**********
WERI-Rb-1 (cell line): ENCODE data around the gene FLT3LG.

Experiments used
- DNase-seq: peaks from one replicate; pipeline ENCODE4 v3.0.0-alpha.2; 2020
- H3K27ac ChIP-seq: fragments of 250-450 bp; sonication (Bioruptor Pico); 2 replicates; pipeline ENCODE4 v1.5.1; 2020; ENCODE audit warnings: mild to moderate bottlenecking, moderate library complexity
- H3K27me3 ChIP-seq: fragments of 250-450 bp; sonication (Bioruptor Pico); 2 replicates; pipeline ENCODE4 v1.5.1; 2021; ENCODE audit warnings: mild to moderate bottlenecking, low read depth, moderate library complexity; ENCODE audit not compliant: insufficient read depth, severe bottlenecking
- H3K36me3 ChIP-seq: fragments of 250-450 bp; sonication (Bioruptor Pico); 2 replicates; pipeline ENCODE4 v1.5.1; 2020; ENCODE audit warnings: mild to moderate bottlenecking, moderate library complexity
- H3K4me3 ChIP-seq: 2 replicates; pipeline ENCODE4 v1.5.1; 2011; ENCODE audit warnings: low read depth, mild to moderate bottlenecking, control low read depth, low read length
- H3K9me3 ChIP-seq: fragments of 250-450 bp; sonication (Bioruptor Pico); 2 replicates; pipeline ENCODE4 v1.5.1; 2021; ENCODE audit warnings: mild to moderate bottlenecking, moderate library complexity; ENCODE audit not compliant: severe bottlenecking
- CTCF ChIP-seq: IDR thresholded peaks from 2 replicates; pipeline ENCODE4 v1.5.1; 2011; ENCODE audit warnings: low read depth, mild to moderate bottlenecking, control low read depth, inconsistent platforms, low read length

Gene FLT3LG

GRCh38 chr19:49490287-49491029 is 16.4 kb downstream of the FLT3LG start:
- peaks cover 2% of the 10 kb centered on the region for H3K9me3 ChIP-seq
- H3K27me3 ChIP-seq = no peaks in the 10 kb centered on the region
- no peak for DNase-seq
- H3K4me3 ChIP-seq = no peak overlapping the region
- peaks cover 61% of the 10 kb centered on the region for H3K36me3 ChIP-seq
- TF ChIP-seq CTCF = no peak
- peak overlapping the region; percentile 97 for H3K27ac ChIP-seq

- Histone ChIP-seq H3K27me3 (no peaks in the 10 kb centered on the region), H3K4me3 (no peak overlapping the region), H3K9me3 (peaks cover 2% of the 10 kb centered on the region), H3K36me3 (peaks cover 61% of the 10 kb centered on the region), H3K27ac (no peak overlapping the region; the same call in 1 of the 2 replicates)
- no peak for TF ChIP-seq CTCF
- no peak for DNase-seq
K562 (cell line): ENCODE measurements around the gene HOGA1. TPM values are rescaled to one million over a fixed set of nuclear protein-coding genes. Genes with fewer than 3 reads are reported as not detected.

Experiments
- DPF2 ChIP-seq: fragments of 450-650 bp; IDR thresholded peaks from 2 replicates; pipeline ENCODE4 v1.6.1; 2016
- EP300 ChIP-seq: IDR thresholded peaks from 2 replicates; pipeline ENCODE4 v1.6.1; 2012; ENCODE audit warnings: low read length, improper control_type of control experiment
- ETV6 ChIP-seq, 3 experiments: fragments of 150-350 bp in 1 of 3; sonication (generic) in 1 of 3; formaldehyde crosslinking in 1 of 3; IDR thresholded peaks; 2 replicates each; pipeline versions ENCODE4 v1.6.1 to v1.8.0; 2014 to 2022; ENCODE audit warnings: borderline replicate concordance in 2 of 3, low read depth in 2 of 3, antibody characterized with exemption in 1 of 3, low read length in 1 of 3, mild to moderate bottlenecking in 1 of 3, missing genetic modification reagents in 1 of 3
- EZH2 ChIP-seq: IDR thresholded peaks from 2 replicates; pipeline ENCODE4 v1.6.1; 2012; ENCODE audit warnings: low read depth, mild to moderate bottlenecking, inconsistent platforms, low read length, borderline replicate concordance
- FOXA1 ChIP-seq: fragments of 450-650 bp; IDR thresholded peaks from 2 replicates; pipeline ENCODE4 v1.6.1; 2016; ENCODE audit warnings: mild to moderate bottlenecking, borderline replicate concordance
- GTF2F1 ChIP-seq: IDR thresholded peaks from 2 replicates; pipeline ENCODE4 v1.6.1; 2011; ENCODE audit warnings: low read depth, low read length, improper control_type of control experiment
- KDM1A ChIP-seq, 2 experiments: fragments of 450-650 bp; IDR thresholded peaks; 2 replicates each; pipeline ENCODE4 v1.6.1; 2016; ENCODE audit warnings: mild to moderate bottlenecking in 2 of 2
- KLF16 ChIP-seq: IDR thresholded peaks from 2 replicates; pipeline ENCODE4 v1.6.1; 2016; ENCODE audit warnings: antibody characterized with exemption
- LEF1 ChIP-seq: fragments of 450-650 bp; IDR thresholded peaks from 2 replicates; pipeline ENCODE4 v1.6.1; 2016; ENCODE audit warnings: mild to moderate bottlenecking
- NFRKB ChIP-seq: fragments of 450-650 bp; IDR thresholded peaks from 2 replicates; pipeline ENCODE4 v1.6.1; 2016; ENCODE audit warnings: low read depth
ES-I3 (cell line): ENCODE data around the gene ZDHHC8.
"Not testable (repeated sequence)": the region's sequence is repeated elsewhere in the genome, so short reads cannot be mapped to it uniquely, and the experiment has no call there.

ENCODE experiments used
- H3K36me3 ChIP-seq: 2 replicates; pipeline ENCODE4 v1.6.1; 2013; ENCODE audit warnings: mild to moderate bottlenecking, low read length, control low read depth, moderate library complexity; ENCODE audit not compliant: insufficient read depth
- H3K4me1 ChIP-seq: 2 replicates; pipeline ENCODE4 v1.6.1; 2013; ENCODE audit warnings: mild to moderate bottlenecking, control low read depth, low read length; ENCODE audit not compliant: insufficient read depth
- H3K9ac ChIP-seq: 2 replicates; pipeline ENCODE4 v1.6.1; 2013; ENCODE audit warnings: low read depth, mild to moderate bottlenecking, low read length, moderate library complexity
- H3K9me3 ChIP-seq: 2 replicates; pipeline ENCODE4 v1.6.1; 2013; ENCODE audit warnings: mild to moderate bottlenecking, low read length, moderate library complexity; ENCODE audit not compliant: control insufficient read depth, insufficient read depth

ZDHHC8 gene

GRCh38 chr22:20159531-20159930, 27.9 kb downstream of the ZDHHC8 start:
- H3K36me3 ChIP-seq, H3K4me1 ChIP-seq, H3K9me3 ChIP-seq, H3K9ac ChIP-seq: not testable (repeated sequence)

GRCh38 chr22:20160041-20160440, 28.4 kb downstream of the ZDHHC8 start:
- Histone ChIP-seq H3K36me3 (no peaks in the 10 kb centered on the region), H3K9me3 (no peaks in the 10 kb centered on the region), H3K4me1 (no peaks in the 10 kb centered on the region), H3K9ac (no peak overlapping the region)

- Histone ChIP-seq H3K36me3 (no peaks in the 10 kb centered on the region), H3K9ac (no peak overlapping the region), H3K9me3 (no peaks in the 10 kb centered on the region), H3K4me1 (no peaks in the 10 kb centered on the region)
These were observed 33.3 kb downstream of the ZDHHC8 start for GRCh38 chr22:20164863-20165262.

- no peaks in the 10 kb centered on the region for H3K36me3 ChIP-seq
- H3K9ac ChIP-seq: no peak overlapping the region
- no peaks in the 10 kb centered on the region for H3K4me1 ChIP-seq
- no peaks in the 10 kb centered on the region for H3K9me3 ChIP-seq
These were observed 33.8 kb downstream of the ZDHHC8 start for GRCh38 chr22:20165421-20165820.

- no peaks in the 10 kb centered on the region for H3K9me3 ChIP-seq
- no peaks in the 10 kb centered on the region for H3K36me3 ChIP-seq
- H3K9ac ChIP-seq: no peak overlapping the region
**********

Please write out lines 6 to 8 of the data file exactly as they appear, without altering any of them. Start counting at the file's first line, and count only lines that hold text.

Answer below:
- H3K36me3 ChIP-seq: fragments of 250-450 bp; sonication (Bioruptor Pico); 2 replicates; pipeline ENCODE4 v1.5.1; 2020; ENCODE audit warnings: mild to moderate bottlenecking, moderate library complexity
- H3K4me3 ChIP-seq: 2 replicates; pipeline ENCODE4 v1.5.1; 2011; ENCODE audit warnings: low read depth, mild to moderate bottlenecking, control low read depth, low read length
- H3K9me3 ChIP-seq: fragments of 250-450 bp; sonication (Bioruptor Pico); 2 replicates; pipeline ENCODE4 v1.5.1; 2021; ENCODE audit warnings: mild to moderate bottlenecking, moderate library complexity; ENCODE audit not compliant: severe bottlenecking